† These authors contributed equally.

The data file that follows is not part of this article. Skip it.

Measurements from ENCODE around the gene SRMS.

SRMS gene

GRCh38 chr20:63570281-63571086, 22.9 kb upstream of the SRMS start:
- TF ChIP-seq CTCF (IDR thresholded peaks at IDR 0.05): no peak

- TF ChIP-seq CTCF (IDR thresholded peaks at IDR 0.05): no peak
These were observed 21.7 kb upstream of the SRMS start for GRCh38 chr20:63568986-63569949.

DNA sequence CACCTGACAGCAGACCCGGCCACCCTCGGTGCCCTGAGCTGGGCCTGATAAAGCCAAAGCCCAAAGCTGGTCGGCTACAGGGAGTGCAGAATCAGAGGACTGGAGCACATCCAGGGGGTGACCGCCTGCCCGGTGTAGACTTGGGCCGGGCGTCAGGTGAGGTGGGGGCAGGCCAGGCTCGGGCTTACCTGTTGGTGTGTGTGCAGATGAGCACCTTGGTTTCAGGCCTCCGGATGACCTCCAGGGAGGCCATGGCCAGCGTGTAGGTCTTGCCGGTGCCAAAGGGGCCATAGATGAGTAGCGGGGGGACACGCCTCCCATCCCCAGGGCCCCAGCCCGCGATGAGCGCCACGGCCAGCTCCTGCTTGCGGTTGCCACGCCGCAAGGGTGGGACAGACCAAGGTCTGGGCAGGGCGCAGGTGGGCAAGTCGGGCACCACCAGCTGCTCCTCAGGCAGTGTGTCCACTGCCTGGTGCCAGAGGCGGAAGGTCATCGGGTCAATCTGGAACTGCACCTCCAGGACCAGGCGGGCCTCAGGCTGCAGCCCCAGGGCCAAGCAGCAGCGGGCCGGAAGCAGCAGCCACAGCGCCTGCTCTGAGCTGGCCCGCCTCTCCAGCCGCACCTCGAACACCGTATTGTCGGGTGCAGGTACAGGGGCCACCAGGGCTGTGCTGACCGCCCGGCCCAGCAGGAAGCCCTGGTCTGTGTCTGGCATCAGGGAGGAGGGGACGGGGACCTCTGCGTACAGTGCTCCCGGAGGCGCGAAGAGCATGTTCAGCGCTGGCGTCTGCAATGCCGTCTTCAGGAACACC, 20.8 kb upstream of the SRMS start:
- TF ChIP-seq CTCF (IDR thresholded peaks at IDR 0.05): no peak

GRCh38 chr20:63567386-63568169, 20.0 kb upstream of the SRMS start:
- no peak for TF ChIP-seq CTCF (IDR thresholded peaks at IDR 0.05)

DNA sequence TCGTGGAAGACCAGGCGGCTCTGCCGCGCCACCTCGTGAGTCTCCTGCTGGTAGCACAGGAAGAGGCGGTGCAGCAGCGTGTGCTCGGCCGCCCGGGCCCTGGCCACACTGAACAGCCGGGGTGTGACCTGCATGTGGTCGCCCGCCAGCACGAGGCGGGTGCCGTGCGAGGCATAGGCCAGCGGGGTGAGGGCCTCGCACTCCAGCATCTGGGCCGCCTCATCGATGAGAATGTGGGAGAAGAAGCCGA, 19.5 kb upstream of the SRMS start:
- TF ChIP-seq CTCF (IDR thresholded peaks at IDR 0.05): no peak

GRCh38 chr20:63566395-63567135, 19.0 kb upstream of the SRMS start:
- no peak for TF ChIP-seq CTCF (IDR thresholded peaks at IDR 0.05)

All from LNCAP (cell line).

Regulation of neuroinflammation is critical to control the detrimental impact of chronic stress in the central nervous system. Neuroinflammation occurs in response to chronic stress, leading to enhanced neuronal damage in the brain. We investigated the regulatory effects of stress hormone corticosterone on neuroinflammation regulator, as well as amyloid-β and Beta-secretase 1related signaling. We demonstrate that corticosterone can both positively and negatively regulate amyloid-β expression, which may be related to the ratio of neuroinflammation regulator and Beta-secretase 1 signaling in rat primary cortical neurons. Thirty minutes of treatment with 1μM corticosterone significantly decreased the nuclear translocation of neuroinflammation mediator neuroinflammation regulator (Western Blot: P < 0.05, Immunofluorescence: P < 0.001) and production of Beta-secretase 1 enzyme (P < 0.01), which was accompanied by a reduction in amyloid-β1-42 levels (P < 0.01). In contrast, 1 µM corticosterone treatment over 3 days increased nuclear neuroinflammation regulator localization (P < 0.001), followed by the upregulation of Beta-secretase 1 (P < 0.01) and amyloid-β1-42 (P < 0.05) expression. This work is the first to demonstrate that the duration of corticosterone exposure can promote or inhibit amyloid-β production, and to link this effect with Beta-secretase 1 / neuroinflammation regulator signaling, together with providing valuable insight into the mechanisms of neuroinflammation and neuroprotection.